Andrew Weil, MD’s advice to us in medical school – understand what you’re prescribing to your patients

…I think he may have said that we should try every drug we prescribe to understand its effects (with rationality of course) but human memory can be semi-faulty after so many years…either way it was something of a gift for him to be on faculty at my medical school (University of Arizona) because it promoted an embrace of curiosity that persists to this day, every day.

In any event, I’ve switched to a low carbohydrate diet over the past year. I’m not ready to share my personal health information here, but I will eventually. And my biology is tracking science, as expected, because, well, that’s how science works :).

More to come. In the meantime, here’s a helpful piece on the low-fat diet and what it has done for our health.

Citation: Miller M, Stone NJ, Ballantyne C, Bittner V, Criqui MH, Ginsberg HN, et al. Triglycerides and Cardiovascular Disease. Circulation [Internet]. 2011 [cited 2016 Dec 25];123(20).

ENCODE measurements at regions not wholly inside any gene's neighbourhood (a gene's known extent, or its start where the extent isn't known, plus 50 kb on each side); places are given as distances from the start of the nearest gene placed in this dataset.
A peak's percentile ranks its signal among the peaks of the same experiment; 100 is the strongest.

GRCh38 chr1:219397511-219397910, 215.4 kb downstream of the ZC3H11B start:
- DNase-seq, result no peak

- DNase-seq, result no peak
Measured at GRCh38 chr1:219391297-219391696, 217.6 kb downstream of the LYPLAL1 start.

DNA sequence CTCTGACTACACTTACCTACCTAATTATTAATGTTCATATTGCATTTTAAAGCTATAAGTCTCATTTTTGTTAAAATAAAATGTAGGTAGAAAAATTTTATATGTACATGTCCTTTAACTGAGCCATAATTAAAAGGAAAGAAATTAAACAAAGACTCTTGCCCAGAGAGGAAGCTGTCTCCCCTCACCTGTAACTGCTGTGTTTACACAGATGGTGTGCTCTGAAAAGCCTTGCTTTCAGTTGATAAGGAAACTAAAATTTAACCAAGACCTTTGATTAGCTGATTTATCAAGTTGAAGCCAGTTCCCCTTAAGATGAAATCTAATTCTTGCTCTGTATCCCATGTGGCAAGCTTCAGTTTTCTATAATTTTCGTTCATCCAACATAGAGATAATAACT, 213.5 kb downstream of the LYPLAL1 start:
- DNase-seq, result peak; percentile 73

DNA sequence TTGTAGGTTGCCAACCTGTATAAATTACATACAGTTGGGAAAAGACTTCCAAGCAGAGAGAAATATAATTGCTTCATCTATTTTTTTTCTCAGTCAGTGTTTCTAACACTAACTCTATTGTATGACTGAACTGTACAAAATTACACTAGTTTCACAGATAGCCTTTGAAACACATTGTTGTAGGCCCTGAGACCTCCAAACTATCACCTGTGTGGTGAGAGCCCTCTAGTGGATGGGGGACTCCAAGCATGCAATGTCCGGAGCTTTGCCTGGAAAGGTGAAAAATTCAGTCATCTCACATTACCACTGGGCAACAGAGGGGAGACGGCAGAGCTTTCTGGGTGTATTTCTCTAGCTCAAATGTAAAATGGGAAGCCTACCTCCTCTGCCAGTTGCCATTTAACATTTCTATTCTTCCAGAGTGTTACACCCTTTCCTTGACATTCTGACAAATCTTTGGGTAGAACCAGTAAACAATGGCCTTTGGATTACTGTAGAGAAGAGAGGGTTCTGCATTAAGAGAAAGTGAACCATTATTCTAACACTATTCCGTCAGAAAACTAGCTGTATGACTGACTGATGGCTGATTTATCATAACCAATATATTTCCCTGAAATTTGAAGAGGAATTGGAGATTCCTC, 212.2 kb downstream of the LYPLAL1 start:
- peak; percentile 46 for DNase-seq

Just Read: What should people with diabetics eat? Study of a low-calorie ketogenic diet

Just catching up on my blogging and continuing a closer look at nutrition and health.

This paper discusses a different and emerging approach about diet in people with diabetes, beginning with the declaration that we really don’t know what the optimal diet for people with diabetic is:

The optimal degree of caloric restriction and macronutrient distribution of medical nutritional therapy in T2DM is not well defined.

Traditionally, a low-fat diet has been prescribed, which really is a high-carbohydrate diet that brings with it questions about why feeding carbohydrates to people who are intolerant of them makes sense.

In this intervention, subjects were divided and some were feed a ketogenic (higher fat, lower carbohydrate) diet. In medical school, we’re taught that ketones are a bad thing because of their association with a life-threatening condition known as keto-acidosis. However, in people who have some insulin left, ketones become an alternate fuel from the breakdown of fat.

The diet used here appears to be a little “engineered” compared to what I have read is also done, which is little to no calorie restriction.

And…the results show significant weight loss, glucose control, and as seen in other studies, a significant drop in triglycerides, that other under-emphasized lipid in our training (I’ll post on that later).

Interestingly, I ran across this medical practice based in San Francisco (@VirtaHealth) using this approach to achieve better outcomes in Diabetes. So, I suppose this is becoming a thing. With science attached to it, including its own published intervention trial.